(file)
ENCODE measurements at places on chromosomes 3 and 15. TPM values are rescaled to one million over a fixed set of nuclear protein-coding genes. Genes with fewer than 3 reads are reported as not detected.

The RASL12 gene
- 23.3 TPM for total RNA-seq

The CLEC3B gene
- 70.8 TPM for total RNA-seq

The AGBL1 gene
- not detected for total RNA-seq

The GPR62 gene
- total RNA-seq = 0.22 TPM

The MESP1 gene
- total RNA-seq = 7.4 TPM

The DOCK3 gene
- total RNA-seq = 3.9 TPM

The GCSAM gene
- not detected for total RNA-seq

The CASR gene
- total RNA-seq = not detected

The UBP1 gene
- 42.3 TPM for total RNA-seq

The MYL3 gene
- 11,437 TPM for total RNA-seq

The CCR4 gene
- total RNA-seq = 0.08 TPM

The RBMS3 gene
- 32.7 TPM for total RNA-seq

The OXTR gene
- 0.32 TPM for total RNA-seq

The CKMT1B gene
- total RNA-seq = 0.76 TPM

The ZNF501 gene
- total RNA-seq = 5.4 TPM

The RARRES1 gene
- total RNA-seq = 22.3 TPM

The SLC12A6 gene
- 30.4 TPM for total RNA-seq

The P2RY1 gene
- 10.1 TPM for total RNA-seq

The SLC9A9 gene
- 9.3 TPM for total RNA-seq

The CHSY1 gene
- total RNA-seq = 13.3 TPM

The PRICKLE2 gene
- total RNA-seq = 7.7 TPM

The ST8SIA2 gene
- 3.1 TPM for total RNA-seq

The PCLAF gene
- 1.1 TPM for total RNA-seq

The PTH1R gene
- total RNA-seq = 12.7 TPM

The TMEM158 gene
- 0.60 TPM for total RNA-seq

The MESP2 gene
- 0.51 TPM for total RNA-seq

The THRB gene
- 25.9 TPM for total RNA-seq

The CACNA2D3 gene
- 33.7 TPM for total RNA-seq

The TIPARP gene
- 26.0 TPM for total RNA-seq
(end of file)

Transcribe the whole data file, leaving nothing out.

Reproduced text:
ENCODE measurements at places on chromosomes 3 and 15. TPM values are rescaled to one million over a fixed set of nuclear protein-coding genes. Genes with fewer than 3 reads are reported as not detected.

The RASL12 gene
- 23.3 TPM for total RNA-seq

The CLEC3B gene
- 70.8 TPM for total RNA-seq

The AGBL1 gene
- not detected for total RNA-seq

The GPR62 gene
- total RNA-seq = 0.22 TPM

The MESP1 gene
- total RNA-seq = 7.4 TPM

The DOCK3 gene
- total RNA-seq = 3.9 TPM

The GCSAM gene
- not detected for total RNA-seq

The CASR gene
- total RNA-seq = not detected

The UBP1 gene
- 42.3 TPM for total RNA-seq

The MYL3 gene
- 11,437 TPM for total RNA-seq

The CCR4 gene
- total RNA-seq = 0.08 TPM

The RBMS3 gene
- 32.7 TPM for total RNA-seq

The OXTR gene
- 0.32 TPM for total RNA-seq

The CKMT1B gene
- total RNA-seq = 0.76 TPM

The ZNF501 gene
- total RNA-seq = 5.4 TPM

The RARRES1 gene
- total RNA-seq = 22.3 TPM

The SLC12A6 gene
- 30.4 TPM for total RNA-seq

The P2RY1 gene
- 10.1 TPM for total RNA-seq

The SLC9A9 gene
- 9.3 TPM for total RNA-seq

The CHSY1 gene
- total RNA-seq = 13.3 TPM

The PRICKLE2 gene
- total RNA-seq = 7.7 TPM

The ST8SIA2 gene
- 3.1 TPM for total RNA-seq

The PCLAF gene
- 1.1 TPM for total RNA-seq

The PTH1R gene
- total RNA-seq = 12.7 TPM

The TMEM158 gene
- 0.60 TPM for total RNA-seq

The MESP2 gene
- 0.51 TPM for total RNA-seq

The THRB gene
- 25.9 TPM for total RNA-seq

The CACNA2D3 gene
- 33.7 TPM for total RNA-seq

The TIPARP gene
- 26.0 TPM for total RNA-seq